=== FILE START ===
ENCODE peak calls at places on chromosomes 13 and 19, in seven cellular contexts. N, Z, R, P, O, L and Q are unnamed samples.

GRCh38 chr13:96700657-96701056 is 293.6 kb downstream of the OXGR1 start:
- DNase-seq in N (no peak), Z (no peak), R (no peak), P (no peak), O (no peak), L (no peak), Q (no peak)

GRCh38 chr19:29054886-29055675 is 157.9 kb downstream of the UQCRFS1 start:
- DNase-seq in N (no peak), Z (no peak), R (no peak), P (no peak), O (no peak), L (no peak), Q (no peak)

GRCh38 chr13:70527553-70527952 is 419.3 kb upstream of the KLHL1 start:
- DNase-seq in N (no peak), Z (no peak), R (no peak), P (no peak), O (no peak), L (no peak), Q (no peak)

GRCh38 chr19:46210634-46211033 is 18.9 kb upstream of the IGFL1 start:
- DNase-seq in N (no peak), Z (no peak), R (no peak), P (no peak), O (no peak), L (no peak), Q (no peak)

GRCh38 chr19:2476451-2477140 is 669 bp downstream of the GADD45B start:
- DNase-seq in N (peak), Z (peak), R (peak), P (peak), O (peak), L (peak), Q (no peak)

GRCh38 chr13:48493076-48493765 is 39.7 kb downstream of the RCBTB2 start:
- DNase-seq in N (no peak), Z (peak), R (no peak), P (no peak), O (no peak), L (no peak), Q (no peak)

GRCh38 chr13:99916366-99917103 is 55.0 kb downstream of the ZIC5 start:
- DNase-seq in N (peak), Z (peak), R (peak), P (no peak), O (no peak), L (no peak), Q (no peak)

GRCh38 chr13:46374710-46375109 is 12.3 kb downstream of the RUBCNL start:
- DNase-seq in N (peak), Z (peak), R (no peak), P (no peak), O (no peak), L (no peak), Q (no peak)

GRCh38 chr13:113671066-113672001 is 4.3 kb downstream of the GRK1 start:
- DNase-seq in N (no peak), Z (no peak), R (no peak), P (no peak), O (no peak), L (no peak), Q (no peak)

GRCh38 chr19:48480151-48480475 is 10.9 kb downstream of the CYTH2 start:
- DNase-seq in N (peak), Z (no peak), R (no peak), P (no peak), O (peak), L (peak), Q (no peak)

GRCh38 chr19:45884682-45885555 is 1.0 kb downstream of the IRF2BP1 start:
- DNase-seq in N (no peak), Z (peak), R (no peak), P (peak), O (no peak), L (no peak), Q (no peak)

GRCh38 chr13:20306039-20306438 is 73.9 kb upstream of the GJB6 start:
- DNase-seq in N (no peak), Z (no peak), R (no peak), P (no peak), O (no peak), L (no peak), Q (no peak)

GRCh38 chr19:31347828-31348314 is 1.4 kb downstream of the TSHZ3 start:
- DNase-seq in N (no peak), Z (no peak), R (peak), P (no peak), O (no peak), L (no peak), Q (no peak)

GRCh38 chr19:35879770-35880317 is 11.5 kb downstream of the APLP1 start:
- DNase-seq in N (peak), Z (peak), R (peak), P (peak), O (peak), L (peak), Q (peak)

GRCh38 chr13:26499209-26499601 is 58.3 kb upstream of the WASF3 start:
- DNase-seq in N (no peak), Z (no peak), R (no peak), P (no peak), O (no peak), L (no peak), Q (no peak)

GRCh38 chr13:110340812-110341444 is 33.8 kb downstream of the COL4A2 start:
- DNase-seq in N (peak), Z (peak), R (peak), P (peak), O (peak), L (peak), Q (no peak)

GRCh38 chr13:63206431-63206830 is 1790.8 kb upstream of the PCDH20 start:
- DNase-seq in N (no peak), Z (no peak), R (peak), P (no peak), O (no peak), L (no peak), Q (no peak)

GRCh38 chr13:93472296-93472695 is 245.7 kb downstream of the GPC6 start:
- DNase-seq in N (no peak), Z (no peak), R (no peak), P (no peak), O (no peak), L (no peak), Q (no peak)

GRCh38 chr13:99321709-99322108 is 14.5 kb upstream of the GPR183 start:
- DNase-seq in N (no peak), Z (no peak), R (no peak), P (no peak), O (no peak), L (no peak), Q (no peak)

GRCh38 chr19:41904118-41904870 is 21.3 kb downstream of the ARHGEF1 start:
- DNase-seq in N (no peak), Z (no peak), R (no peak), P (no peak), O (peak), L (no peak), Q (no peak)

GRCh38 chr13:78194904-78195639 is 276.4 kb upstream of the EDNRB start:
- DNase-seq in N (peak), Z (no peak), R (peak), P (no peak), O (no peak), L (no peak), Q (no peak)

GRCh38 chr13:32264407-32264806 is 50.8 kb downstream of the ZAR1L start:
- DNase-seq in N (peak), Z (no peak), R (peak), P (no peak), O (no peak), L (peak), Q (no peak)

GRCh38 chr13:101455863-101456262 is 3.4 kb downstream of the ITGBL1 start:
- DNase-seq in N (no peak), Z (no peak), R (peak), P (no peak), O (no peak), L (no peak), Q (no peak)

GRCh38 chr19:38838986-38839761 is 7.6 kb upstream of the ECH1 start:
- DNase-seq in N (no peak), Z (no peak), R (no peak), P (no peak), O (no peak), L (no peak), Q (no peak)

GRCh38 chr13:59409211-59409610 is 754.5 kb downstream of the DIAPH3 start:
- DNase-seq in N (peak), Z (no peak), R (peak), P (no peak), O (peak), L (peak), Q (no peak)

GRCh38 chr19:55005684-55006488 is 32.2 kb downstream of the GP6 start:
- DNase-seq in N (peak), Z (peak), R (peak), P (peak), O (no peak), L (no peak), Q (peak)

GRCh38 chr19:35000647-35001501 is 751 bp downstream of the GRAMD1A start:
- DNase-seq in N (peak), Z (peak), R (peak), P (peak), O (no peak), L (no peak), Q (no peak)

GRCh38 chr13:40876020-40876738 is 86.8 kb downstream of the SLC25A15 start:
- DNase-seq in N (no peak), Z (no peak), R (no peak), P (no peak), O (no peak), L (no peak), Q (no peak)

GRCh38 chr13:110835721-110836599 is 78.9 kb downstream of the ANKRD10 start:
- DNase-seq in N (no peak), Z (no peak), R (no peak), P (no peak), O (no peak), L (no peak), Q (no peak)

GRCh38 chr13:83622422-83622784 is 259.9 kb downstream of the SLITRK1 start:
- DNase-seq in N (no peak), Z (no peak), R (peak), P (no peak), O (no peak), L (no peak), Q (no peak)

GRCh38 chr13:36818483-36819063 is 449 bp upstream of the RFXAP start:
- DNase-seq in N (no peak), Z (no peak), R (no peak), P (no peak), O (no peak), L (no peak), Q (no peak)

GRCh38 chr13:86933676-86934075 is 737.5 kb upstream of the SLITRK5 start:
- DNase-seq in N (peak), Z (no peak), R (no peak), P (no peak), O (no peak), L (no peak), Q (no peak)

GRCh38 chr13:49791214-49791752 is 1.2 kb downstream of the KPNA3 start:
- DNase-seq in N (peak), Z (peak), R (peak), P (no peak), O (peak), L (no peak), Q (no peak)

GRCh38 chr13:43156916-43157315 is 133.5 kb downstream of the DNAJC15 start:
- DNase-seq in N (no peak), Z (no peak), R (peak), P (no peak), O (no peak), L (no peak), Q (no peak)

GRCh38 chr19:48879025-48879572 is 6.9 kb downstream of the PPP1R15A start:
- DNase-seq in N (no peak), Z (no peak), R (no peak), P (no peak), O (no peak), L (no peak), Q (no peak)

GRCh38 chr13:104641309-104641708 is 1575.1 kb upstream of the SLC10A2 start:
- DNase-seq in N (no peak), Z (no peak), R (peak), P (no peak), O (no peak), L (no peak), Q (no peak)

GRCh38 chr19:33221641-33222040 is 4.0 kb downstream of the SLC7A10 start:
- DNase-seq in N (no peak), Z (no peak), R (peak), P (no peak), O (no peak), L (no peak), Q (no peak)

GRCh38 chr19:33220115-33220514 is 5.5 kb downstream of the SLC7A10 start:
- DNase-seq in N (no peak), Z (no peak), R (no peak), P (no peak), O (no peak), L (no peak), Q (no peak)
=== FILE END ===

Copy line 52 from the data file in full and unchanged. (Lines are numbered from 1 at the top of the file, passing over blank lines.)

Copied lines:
GRCh38 chr19:55005684-55006488 is 32.2 kb downstream of the GP6 start: